• #12
I guess that explains it. Thats not a real rec in my opinion.
 

Related to Summer Placements for a 2nd year Physics student

1. What is a summer placement for a 2nd year Physics student?

A summer placement is an opportunity for a 2nd year Physics student to gain practical experience and apply their knowledge in a real-world setting. It typically involves working on a project or research related to their field of study, either at a company or research institution.

2. When should I start looking for summer placements?

It is recommended to start looking for summer placements at least 6 months in advance. Many companies and research institutions have early application deadlines, so starting your search early will give you more options and increase your chances of securing a placement.

3. What are the benefits of doing a summer placement?

There are many benefits to doing a summer placement, including gaining practical experience and skills, networking with professionals in your field, and enhancing your resume for future job opportunities. It also gives you the opportunity to explore different career paths and determine if they are a good fit for you.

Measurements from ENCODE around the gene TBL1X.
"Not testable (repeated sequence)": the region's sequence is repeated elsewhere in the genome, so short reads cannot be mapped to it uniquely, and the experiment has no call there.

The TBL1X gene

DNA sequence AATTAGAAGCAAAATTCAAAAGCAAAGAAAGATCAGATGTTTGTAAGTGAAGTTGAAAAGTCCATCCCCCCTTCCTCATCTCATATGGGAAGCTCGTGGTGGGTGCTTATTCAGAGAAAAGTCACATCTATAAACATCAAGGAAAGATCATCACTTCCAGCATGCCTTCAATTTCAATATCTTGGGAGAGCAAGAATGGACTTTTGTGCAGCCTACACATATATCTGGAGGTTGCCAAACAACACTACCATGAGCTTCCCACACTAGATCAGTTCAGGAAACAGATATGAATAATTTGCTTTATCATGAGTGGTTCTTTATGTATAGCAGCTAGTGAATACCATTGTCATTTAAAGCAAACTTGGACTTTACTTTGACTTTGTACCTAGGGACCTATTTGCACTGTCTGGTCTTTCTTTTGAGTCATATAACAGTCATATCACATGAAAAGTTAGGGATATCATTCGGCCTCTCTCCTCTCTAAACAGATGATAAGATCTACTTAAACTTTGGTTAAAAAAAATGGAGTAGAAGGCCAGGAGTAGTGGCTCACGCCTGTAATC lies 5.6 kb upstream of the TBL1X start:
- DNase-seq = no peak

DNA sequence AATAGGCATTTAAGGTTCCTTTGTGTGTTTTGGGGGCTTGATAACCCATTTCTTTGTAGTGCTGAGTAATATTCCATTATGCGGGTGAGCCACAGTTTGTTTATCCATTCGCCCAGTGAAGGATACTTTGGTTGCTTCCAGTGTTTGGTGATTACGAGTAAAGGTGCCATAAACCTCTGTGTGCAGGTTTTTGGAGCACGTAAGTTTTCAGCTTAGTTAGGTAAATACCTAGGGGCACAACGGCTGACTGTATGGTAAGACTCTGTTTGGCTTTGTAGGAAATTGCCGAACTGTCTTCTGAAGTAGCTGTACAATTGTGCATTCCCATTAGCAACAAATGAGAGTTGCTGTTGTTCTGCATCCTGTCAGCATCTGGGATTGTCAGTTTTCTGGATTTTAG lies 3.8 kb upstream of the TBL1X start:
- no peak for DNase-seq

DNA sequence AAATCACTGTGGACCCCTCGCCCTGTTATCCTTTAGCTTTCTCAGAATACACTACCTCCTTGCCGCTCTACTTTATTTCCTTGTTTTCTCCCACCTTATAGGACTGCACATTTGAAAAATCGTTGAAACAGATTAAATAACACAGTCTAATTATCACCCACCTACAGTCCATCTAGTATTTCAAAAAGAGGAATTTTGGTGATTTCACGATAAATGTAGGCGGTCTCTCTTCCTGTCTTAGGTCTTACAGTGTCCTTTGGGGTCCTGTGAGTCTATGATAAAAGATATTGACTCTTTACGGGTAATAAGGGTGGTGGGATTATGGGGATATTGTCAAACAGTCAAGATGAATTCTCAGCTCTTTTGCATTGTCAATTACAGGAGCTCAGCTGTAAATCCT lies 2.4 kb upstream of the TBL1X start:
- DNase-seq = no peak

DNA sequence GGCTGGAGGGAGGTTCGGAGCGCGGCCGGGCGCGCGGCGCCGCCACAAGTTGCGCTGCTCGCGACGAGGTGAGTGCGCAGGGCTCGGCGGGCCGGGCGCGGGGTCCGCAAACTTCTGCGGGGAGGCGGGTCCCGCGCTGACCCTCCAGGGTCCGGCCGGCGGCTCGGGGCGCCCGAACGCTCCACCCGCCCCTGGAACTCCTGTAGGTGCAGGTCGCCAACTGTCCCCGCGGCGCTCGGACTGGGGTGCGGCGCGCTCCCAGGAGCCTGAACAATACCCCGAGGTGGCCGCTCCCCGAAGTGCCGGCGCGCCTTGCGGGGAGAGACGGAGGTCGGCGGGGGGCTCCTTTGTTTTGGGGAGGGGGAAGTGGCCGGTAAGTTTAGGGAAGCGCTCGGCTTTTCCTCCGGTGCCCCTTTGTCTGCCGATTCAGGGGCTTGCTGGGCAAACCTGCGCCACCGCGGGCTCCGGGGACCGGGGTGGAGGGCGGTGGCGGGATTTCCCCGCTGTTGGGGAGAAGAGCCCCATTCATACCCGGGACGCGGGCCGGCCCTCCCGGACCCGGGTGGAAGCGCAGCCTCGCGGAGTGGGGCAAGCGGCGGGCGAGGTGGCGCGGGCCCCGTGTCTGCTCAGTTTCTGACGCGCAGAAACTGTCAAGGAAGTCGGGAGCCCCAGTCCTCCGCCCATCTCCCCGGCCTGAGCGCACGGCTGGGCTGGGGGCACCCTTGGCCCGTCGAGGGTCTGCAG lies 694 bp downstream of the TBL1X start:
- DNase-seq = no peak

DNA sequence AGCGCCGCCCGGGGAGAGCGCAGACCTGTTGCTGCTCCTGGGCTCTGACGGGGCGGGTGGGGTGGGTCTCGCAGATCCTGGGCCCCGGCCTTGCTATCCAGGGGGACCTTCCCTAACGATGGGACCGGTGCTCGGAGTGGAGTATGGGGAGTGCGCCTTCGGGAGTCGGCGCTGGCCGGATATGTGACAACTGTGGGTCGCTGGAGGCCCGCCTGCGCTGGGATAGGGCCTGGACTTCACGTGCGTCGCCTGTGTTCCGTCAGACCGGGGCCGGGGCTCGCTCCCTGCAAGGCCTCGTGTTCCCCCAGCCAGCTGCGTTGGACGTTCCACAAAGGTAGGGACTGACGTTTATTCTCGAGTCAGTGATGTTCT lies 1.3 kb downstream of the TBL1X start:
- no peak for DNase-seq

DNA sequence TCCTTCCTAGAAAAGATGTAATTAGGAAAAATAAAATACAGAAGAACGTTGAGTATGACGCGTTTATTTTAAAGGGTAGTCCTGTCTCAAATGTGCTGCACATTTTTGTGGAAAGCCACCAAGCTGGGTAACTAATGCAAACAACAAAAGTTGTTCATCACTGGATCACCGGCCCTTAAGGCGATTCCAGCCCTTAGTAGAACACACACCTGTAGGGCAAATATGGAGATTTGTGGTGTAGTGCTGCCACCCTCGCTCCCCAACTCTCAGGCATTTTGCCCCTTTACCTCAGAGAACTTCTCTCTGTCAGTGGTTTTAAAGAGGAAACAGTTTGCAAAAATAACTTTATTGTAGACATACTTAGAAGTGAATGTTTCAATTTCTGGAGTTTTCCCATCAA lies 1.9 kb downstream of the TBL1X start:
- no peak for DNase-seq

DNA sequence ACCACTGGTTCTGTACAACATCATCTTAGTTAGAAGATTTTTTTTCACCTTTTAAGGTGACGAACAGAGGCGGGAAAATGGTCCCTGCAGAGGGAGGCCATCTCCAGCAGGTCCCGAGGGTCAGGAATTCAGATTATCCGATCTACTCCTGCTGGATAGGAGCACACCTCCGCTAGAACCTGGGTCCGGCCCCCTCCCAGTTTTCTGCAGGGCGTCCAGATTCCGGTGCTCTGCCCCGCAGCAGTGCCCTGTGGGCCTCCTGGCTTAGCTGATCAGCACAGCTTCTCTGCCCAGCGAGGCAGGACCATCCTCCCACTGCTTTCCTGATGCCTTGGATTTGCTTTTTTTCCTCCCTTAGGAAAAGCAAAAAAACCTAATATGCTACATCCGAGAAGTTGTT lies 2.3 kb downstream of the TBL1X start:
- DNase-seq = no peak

4. How can I find summer placements for a 2nd year Physics student?

There are several ways to find summer placements, such as searching online job portals and company websites, networking with professionals and professors, and attending job fairs and career events. Your university's career center may also have resources and opportunities specifically for 2nd year Physics students.

5. Is it necessary to have previous experience for a summer placement?

No, it is not necessary to have previous experience for a summer placement. Many companies and research institutions are looking for students who are eager to learn and have a strong academic background. However, having relevant skills and experience in your field of study can make you a more competitive candidate.